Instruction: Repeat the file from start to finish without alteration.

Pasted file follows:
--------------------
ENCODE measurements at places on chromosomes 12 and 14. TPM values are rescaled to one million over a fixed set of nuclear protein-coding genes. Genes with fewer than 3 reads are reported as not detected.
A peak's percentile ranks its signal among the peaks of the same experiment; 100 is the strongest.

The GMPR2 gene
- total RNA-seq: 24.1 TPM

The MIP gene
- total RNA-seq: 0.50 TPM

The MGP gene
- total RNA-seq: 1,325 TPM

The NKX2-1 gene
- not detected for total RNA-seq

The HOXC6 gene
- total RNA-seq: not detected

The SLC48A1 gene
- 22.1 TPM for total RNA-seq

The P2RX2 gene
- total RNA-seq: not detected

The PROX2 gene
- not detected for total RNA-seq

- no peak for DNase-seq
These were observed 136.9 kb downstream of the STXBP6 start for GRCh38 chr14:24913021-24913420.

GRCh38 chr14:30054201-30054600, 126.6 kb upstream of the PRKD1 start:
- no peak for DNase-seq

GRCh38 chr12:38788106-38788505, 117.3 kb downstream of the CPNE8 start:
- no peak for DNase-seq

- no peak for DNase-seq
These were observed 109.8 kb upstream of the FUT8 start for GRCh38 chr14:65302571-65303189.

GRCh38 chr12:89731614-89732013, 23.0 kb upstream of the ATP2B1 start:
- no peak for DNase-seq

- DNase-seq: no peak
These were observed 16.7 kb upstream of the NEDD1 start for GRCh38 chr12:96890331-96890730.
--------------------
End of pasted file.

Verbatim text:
ENCODE measurements at places on chromosomes 12 and 14. TPM values are rescaled to one million over a fixed set of nuclear protein-coding genes. Genes with fewer than 3 reads are reported as not detected.
A peak's percentile ranks its signal among the peaks of the same experiment; 100 is the strongest.

The GMPR2 gene
- total RNA-seq: 24.1 TPM

The MIP gene
- total RNA-seq: 0.50 TPM

The MGP gene
- total RNA-seq: 1,325 TPM

The NKX2-1 gene
- not detected for total RNA-seq

The HOXC6 gene
- total RNA-seq: not detected

The SLC48A1 gene
- 22.1 TPM for total RNA-seq

The P2RX2 gene
- total RNA-seq: not detected

The PROX2 gene
- not detected for total RNA-seq

- no peak for DNase-seq
These were observed 136.9 kb downstream of the STXBP6 start for GRCh38 chr14:24913021-24913420.

GRCh38 chr14:30054201-30054600, 126.6 kb upstream of the PRKD1 start:
- no peak for DNase-seq

GRCh38 chr12:38788106-38788505, 117.3 kb downstream of the CPNE8 start:
- no peak for DNase-seq

- no peak for DNase-seq
These were observed 109.8 kb upstream of the FUT8 start for GRCh38 chr14:65302571-65303189.

GRCh38 chr12:89731614-89732013, 23.0 kb upstream of the ATP2B1 start:
- no peak for DNase-seq

- DNase-seq: no peak
These were observed 16.7 kb upstream of the NEDD1 start for GRCh38 chr12:96890331-96890730.